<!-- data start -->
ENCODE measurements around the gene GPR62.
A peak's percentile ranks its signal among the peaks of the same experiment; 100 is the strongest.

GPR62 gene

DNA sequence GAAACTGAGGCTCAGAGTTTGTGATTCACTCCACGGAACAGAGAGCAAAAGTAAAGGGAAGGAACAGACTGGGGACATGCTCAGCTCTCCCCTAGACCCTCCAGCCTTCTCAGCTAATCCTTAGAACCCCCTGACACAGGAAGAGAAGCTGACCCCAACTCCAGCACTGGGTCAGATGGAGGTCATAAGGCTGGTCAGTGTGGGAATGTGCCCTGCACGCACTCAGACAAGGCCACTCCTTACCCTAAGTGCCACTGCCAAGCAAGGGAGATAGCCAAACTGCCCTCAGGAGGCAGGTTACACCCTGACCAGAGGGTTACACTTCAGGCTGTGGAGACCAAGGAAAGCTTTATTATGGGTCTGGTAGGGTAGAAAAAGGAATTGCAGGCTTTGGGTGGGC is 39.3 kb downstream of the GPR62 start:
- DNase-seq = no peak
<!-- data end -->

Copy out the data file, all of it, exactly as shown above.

ENCODE measurements around the gene GPR62.
A peak's percentile ranks its signal among the peaks of the same experiment; 100 is the strongest.

GPR62 gene

DNA sequence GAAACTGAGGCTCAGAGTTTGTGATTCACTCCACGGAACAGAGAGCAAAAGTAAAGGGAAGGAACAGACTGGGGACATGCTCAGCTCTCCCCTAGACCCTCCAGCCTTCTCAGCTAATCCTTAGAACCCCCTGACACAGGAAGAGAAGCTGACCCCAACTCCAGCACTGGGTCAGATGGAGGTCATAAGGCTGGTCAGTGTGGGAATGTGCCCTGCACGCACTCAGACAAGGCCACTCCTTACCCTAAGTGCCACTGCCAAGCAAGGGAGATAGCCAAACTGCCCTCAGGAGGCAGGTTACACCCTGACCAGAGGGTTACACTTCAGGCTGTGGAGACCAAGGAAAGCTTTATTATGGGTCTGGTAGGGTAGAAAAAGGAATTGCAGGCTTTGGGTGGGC is 39.3 kb downstream of the GPR62 start:
- DNase-seq = no peak